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I'm trying to get the number of tests, assignments, quizzes and labs. Then pass those values to a function to get the score for each item in the category.

How do I pass multiple values so they can be used in the function?

def get_initial_input():

    int(input("How many assignments? "))
    int(input("How many quizzes? "))
    int(input("How many labs? "))
    int(input("How many tests? "))

    #Trying to pass all the values entered above to the function below
    #Using 'return' I can only pass one value

def get_scores(s):


    for x in range(len(s)):
        s[x] = int(input("Give a score: "))

def main():

    num = get_initial_input()
    scores = [0] * num

    get_scores(scores)

    total = 0
    for x in range(len(scores)):
        total += scores[x]

    print("The sum is: "+str(total))

    if total > 0:
        print("The average is: "+str(total/num))

    if (total/num) > 100:
        print("You got extra credit!")

main()
share|improve this question
1  
you can return multiple things return a,b,c and get them out like this x,y,z = func() –  jramirez Nov 19 '13 at 22:17

4 Answers 4

up vote 0 down vote accepted
def get_initial_input():
    input_list = []
    input_list.append(int(input("How many assignments? ")))
    input_list.append(int(input("How many quizzes? ")))
    input_list.append(int(input("How many labs? ")))
    input_list.append(int(input("How many tests? ")))
    return input_list

def get_scores(s):
    return [ int(input("Give a score: ")) for x in s]
    #use list comprehensions

def main():

    input_list = get_initial_input()
    scores = get_scores(input_list)

    total = sum(scores)
    num = sum(input_list) # I am assuming this

    print("The sum is: "+str(total))
    if total > 0:
        print("The average is: "+str(total/num))

    if (total/num) > 100:
        print("You got extra credit!")

main()

Points to remember.

  1. To return multiple values from a function, there are a lot of work arounds. Using a list of values if one of them.
  2. In the function get_scores, I have used a list comprehension. It can also be done using a for loop: for item in s: score_list.append(...); return score_list. List comprehensions are much more cleaner and much more pythonic.
  3. You no longer have to write a loop to sum an array. Python has built-in functions to do that. Just use sum(list). Built-in Functions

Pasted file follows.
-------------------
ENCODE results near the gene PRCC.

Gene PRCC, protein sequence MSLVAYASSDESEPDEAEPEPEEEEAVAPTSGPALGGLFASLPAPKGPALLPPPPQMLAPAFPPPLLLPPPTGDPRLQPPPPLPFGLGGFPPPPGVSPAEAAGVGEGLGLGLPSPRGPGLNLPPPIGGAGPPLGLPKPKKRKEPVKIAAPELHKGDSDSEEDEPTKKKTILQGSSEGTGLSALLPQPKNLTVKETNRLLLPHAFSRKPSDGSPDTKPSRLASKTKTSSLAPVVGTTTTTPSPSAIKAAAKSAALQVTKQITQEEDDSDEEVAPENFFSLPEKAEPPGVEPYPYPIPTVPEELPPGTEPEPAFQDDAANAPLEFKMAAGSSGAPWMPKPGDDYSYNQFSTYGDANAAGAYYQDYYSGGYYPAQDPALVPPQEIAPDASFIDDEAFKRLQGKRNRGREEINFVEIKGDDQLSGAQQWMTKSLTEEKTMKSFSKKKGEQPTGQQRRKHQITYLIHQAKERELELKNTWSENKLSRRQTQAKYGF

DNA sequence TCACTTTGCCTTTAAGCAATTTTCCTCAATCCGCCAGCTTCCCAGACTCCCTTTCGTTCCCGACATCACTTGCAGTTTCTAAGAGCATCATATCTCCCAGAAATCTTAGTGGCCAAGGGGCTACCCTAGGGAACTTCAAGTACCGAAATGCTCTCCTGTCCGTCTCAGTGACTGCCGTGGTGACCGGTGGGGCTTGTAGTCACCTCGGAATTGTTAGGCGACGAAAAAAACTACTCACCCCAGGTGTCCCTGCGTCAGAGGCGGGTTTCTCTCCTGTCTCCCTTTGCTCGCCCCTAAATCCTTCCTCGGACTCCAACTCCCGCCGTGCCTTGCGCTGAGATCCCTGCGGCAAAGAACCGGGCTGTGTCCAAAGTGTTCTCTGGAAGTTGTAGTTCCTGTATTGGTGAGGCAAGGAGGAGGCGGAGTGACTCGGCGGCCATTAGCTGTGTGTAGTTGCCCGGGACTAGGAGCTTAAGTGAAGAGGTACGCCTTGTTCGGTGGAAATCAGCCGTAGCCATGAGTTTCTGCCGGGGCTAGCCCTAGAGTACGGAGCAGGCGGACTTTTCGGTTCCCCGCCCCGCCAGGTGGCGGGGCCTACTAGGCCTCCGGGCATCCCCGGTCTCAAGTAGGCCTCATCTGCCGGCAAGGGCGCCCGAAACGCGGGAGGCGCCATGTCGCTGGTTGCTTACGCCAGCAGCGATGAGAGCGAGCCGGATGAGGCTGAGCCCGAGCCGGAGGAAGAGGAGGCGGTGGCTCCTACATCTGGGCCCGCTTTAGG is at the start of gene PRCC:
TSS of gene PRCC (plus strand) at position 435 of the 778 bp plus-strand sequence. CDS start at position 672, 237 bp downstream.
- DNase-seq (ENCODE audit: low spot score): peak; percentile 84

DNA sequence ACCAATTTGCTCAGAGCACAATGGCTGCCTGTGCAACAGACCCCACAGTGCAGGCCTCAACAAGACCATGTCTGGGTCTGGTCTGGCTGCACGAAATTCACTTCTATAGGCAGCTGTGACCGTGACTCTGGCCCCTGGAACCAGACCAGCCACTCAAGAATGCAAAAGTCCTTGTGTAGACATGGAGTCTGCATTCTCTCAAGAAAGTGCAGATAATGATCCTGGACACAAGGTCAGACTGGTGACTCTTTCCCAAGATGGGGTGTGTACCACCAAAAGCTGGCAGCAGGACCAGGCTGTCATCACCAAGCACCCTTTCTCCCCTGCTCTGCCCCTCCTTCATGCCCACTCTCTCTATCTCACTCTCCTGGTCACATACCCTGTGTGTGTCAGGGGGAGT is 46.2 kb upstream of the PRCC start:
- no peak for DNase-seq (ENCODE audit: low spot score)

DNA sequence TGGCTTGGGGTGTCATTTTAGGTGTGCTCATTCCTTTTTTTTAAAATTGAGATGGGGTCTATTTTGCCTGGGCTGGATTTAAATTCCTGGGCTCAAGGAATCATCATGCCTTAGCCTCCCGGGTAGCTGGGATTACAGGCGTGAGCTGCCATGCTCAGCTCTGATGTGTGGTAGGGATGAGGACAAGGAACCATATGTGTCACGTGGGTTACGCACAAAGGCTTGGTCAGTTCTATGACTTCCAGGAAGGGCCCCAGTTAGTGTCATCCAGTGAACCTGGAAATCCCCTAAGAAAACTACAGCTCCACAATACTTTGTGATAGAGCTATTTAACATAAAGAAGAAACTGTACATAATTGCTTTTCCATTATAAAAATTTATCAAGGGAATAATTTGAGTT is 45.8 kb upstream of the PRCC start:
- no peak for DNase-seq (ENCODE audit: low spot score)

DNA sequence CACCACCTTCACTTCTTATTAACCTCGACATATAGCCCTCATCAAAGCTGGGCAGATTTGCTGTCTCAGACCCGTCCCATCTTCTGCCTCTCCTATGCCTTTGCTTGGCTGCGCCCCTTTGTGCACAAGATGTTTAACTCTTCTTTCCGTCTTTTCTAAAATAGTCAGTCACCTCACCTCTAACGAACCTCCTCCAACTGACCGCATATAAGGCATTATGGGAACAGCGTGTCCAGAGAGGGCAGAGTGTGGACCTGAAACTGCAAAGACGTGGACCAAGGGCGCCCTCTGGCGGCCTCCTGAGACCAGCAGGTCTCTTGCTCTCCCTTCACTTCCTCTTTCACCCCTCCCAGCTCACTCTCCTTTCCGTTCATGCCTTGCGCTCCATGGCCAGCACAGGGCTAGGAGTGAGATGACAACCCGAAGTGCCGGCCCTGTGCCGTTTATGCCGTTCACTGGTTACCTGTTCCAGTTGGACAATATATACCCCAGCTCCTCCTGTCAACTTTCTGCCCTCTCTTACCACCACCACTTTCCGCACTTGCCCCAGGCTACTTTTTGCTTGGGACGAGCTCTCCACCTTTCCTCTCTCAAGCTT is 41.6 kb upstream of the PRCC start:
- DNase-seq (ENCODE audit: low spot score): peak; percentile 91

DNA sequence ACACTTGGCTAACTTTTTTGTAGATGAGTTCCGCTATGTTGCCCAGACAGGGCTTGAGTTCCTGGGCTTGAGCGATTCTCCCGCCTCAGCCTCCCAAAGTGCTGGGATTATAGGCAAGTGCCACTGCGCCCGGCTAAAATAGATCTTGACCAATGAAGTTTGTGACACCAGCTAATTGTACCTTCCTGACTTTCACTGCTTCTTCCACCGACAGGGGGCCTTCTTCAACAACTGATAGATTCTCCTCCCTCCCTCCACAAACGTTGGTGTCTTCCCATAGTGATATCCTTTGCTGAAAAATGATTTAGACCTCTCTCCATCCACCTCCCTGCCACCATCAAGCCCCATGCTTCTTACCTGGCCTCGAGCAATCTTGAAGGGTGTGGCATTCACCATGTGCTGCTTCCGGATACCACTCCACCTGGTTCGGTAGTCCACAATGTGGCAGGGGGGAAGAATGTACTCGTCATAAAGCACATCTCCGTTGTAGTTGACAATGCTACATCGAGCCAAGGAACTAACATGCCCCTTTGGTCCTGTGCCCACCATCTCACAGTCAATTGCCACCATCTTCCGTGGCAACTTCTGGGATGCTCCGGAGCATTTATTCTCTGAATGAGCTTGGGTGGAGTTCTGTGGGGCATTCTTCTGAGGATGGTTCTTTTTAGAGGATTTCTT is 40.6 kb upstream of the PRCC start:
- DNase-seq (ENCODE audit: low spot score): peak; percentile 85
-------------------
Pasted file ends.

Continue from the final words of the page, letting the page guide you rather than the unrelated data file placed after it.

4. I see that you are using a C/C++ like style of coding. Reading more tutorials and writing more code would help develop a pythonic style of writing code.
share|improve this answer
    
Why would scores = get_scores(input_list)? That would be None.. –  aIKid Nov 19 '13 at 22:23
    
@Yeah fixing all that. –  tMJ Nov 19 '13 at 22:26
    
@aIKid Is it better now? –  tMJ Nov 19 '13 at 22:43
1  
Okay! Nice, i'll remove my downvote. –  aIKid Nov 19 '13 at 22:51
1  
Thanks for the help! –  austin541 Nov 20 '13 at 0:12

You need to store the returned input:

assignments = int(input("How many assignments? "))

Now you have a variable you can work with. You'd need to return that from the function:

def get_initial_input():    
    assignments = int(input("How many assignments? "))
    quizzes = int(input("How many quizzes? "))
    labs = int(input("How many labs? "))
    tests = int(input("How many tests? "))
    return assignments, quizzes, labs, tests

and when store the return value of the function call:

assignments, quizzes, labs, tests = get_initial_input()
share|improve this answer
    
Thank you very much, this was helpful. –  austin541 Nov 20 '13 at 0:13

You can return any object capable of holding all the values.

Example with a tuple

def get_initial_input():
    return tuple( int(input("How many "+q+"? ")) \
        for q in ["assignments", "quizzes", "labs", "tests"] )

assignments, quizzes, labs, tests = get_initial_input()

See how you can assign the tuple to several variables.

Example with a dict:

def get_initial_input():
    res={}
    for q in ["assignments", "quizzes", "labs", "tests"]:
        res[q] = int(input("How many "+q+"? "))
    return res

config = get_initial_input()

Here you have a dict with all values entered by the user.

share|improve this answer

Assign them to a variable:

assigments = int(input("How many assignments? "))
quizzes = int(input("How many quizzes? "))

After you stored them, you can return the all:

return [assigment, quizzes,...]

Hope this helps!

share|improve this answer
    
[0] * num is fine for integers, since they're immutable. –  kindall Nov 19 '13 at 23:06
    
Thanks sir, fixed. –  aIKid Nov 19 '13 at 23:09
    
Thank you very much! –  austin541 Nov 20 '13 at 0:13

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